A rendering of a proposed chip-scale quantum sensing platform, including the generation and detection of quantum light.
It’s been dubbed the “second quantum revolution,” and the pace is accelerating.
Nearly a century after quantum mechanics enabled the development of transistors and lasers, researchers are manipulating phenomena such as quantum entanglement for a myriad of purposes, including computing, sensing, and measurement.
“Quantum mechanics involves phenomena such as superposition and ‘spooky action at a distance,’ where a particle that is in New York could be correlated with one in Los Angeles, in a way that classical physics can’t explain,” says UMD mechanical engineering assistant professor Avik Dutt, who specializes in this exciting field of research. “Quantum sensing aims to use these unusual properties to improve sensitivity, detection power, and resolution.”
On Tuesday (August 22), the National Science Foundation (NSF) announced it has awarded a $1 million, three-year grant to a multi-institutional team, led by Dutt, which aims to devise ways to overcome existing barriers to further progress in quantum sensing. Co-PIs are Paul Lett (Joint Quantum Institute–NIST/UMD), Jelena Vuckovic (Stanford University), and Peter Maurer (University of Chicago). Read the NSF announcement here.
The team is one of 18 from around the country that successfully competed for grants awarded by the NSF as part of its Quantum Sensing Challenges for Transformational Advances in Quantum Systems program.
Collectively, the teams will conduct a broad range of exploratory research activities, from measuring the height and density of mountains with an ultraprecise atomic clock to revealing the inner functions of living cells with quantum-entangled particles of light, the NSF said.
“A new breed of sensors may one day allow doctors to pinpoint infections inside individual cells, or geologists to find subterranean mineral deposits without lifting a shovel,” it said.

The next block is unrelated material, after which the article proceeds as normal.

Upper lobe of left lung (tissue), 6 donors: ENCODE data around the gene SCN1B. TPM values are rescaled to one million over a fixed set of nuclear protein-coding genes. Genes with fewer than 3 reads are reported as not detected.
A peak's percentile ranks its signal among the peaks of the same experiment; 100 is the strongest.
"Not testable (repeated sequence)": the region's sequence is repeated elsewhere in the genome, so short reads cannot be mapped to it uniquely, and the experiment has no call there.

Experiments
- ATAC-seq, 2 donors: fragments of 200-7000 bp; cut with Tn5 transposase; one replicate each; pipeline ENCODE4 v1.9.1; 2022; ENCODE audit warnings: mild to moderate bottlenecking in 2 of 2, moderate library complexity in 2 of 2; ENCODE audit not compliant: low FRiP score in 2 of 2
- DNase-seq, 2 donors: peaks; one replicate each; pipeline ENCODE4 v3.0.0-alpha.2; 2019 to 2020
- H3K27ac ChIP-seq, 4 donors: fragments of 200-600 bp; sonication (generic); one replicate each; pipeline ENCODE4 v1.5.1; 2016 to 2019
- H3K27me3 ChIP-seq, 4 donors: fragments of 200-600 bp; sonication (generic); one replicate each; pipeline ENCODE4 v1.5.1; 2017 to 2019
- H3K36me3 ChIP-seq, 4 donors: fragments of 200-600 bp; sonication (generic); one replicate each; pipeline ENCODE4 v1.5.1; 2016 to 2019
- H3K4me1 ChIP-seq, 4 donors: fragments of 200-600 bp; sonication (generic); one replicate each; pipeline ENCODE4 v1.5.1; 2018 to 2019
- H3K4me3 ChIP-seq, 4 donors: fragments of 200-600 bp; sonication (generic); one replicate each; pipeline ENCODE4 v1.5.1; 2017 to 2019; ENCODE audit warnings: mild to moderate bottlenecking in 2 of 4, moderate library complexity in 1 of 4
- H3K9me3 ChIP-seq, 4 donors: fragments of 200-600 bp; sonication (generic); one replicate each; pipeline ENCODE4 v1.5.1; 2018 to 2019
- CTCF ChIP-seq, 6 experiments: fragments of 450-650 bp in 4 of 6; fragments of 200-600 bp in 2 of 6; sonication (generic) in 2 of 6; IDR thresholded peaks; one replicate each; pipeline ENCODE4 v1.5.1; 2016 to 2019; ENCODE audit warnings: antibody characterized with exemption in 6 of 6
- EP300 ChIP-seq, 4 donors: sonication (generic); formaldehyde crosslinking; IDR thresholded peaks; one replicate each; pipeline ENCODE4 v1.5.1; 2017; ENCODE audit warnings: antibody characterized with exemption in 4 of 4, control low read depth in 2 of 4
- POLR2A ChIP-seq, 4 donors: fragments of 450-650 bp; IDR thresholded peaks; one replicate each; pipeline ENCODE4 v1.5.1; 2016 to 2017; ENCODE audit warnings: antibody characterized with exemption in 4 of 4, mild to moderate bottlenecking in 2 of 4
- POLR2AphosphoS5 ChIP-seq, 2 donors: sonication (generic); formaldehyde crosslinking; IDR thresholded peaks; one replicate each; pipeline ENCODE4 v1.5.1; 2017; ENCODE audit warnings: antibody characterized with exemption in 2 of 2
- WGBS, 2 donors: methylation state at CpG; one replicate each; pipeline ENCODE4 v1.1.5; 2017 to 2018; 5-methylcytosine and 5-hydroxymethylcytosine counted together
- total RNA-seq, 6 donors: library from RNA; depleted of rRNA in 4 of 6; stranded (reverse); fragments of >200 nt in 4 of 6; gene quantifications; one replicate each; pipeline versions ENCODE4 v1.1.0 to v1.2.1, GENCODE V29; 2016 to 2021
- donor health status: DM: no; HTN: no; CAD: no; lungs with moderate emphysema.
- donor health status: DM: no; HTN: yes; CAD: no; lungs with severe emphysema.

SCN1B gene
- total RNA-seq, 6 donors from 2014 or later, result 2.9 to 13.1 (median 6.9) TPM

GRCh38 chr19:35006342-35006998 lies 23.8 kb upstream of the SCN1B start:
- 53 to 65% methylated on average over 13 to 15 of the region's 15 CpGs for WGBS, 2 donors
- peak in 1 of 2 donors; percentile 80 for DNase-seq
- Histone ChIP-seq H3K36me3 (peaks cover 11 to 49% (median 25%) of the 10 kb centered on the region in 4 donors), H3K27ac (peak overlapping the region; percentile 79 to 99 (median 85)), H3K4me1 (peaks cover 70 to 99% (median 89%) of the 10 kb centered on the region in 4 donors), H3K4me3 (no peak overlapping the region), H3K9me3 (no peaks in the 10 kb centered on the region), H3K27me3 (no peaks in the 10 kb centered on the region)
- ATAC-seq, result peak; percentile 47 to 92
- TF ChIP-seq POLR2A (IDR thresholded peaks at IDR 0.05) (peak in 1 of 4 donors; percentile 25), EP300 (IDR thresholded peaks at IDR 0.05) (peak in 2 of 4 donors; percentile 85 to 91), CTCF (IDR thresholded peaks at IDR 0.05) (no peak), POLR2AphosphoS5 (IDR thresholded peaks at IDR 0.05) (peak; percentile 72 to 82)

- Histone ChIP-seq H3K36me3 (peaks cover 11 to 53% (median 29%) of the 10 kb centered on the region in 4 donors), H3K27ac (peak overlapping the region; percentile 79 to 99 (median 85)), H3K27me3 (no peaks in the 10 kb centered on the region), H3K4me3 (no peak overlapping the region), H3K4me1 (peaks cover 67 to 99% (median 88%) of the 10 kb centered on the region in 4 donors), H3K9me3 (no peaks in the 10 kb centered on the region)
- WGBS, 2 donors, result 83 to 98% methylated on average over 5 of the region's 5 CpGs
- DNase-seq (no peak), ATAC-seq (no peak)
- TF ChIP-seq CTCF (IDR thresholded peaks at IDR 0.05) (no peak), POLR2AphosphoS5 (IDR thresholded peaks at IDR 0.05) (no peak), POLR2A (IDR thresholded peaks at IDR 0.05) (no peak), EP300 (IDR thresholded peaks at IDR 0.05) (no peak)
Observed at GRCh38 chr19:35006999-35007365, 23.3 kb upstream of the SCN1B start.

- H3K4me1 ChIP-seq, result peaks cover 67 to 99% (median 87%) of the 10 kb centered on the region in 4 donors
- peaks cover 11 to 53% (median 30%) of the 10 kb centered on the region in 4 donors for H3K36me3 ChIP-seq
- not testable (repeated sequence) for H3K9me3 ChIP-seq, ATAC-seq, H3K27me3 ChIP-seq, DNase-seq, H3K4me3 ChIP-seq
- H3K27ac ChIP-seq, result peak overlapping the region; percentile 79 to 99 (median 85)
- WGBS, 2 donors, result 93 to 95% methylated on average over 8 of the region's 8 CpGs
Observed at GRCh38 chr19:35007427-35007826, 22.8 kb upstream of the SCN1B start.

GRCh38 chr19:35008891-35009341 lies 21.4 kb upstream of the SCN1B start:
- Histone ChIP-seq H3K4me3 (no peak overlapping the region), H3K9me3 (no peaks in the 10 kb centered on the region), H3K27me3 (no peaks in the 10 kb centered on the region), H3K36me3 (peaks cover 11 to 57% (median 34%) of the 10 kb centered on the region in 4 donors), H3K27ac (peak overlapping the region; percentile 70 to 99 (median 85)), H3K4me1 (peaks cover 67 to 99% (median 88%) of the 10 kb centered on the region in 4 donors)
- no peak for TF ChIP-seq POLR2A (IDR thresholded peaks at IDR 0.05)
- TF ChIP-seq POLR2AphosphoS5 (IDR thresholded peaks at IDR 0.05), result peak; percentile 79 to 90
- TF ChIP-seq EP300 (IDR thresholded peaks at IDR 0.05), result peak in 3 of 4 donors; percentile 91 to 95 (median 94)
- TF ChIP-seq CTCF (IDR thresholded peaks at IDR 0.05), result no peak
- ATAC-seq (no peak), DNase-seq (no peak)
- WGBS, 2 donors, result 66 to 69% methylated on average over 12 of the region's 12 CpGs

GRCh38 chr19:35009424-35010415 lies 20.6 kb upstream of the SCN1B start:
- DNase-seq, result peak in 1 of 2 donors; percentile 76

Dutt and his colleagues will be honing in on as-yet unsolved challenges. Notably, while quantum sensors can offer more advanced sensing capabilities compared to their classical counterparts, these gains come at the price of vastly increased complexity. The level of complexity, in turn, makes it hard to implement quantum sensors at scale.
The researchers will seek to overcome these hurdles, in part, through a technique known as “squeezing light,” which involves compressing the noise–that is, random fluctuations–produced by a laser beam as a result of the Heisenberg Uncertainty Principle. The result is a “quiet” beam with specifically tailored noise redistribution that can be used for precision sensing and detection.
Dutt and his students, working at the Maryland NanoCenter’s FabLab, along with Lett’s and Vuckovic’s teams, will engineer the devices and systems needed to accomplish this, while Maurer’s team at the University of Chicago will apply their innovations to chemical and biomolecular detection.
Dutt, who joined the UMD faculty in 2022, conducts collaborative research with a number of institutes, centers and labs at UMD with an interest in quantum engineering and nanotechnology, including the Maryland NanoCenter and the IonQ-UMD National Q-Lab. He holds a joint appointment with the Department of Mechanical Engineering (ME) and the multidisciplinary Institute for Physical Science and Technology (IPST).
He heads up ME’s and IPST’s newly-launched FearLess Optics, Quantum Engineering & Technology (FLoQuET) Lab, which focuses on quantum engineering, photonics, and nonlinear optics. Ultra-fast computing and ultraprecise sensing are among the potential applications.
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August 22, 2023